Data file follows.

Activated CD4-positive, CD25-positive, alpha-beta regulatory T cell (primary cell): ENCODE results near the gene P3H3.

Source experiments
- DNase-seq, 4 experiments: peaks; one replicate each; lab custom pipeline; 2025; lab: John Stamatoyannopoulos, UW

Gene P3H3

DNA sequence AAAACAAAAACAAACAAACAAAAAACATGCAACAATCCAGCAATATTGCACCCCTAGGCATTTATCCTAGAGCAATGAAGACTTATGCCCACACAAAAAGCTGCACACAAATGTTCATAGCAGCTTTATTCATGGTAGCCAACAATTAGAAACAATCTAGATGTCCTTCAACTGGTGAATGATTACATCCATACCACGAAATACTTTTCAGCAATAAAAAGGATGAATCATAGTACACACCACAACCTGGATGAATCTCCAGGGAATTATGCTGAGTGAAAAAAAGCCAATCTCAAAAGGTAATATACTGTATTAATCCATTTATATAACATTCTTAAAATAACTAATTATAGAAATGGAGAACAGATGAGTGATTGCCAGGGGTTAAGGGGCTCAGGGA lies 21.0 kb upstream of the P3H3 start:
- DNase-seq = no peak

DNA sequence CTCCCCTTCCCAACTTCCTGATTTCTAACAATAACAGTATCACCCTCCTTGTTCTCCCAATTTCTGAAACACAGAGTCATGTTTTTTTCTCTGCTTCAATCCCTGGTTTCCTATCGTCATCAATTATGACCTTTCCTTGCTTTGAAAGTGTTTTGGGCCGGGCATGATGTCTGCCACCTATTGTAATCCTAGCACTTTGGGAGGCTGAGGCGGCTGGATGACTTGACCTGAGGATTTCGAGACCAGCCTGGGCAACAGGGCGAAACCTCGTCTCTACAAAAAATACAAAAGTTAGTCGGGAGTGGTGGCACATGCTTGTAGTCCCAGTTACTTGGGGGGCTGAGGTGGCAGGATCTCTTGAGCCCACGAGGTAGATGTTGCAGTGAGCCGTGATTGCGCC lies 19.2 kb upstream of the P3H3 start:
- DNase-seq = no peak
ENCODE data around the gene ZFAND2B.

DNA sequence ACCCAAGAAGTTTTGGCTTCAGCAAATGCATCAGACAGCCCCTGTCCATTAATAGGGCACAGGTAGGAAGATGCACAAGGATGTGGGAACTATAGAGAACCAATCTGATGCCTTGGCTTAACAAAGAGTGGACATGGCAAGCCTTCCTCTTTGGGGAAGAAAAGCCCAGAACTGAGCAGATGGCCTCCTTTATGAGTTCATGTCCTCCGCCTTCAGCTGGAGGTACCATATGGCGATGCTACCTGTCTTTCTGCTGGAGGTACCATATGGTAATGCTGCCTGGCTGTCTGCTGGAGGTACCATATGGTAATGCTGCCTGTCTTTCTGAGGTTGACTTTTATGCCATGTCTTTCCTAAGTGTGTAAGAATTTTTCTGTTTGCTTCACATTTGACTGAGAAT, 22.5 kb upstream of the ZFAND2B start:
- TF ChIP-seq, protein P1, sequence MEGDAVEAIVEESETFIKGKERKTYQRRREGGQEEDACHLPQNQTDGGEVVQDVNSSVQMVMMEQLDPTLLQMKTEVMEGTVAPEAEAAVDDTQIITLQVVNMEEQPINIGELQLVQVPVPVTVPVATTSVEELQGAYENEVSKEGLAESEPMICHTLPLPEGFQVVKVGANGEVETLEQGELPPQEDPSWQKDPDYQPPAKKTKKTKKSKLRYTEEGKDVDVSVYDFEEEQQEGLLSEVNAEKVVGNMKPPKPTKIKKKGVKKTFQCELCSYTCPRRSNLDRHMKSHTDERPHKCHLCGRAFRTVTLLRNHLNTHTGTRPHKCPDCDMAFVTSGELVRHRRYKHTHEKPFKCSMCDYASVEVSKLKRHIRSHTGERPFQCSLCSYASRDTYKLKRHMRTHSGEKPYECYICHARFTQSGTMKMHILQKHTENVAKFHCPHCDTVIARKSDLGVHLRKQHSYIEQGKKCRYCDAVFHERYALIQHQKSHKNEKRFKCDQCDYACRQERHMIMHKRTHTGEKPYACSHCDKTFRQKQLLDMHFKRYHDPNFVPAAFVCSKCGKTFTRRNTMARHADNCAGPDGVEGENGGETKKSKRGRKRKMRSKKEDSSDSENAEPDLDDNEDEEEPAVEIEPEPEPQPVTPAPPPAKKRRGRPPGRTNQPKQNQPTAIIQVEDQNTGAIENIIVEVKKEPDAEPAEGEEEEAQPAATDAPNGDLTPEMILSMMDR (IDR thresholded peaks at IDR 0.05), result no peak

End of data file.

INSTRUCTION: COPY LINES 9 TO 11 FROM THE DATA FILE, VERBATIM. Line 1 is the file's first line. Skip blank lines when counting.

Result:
ENCODE data around the gene ZFAND2B.

DNA sequence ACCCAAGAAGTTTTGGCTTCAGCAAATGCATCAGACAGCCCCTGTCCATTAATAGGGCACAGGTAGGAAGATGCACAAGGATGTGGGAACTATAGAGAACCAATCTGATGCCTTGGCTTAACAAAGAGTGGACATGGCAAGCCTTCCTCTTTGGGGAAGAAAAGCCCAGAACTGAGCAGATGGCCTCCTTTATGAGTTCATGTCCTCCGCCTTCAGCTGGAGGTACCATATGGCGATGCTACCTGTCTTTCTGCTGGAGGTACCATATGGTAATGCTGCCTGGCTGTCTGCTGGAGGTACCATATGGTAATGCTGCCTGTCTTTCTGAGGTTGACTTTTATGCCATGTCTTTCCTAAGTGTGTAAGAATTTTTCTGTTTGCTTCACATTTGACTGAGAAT, 22.5 kb upstream of the ZFAND2B start:
- TF ChIP-seq, protein P1, sequence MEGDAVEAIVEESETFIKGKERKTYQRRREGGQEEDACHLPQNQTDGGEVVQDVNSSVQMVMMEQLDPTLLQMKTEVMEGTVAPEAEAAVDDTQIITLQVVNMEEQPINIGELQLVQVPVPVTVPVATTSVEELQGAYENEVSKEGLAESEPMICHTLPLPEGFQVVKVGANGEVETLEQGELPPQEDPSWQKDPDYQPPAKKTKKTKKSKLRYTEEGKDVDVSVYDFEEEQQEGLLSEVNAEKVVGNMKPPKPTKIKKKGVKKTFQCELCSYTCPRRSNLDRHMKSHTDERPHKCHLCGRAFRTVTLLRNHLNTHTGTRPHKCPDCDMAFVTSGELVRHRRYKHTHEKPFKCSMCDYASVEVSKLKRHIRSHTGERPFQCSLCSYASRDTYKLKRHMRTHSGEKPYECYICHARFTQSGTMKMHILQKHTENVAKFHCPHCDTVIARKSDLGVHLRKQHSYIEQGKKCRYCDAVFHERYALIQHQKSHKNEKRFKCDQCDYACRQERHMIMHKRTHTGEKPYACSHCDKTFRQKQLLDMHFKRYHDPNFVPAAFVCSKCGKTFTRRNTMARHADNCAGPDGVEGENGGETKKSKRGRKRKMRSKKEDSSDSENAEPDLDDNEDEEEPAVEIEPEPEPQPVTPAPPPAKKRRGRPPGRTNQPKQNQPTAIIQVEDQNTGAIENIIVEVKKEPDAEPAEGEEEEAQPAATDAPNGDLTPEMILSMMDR (IDR thresholded peaks at IDR 0.05), result no peak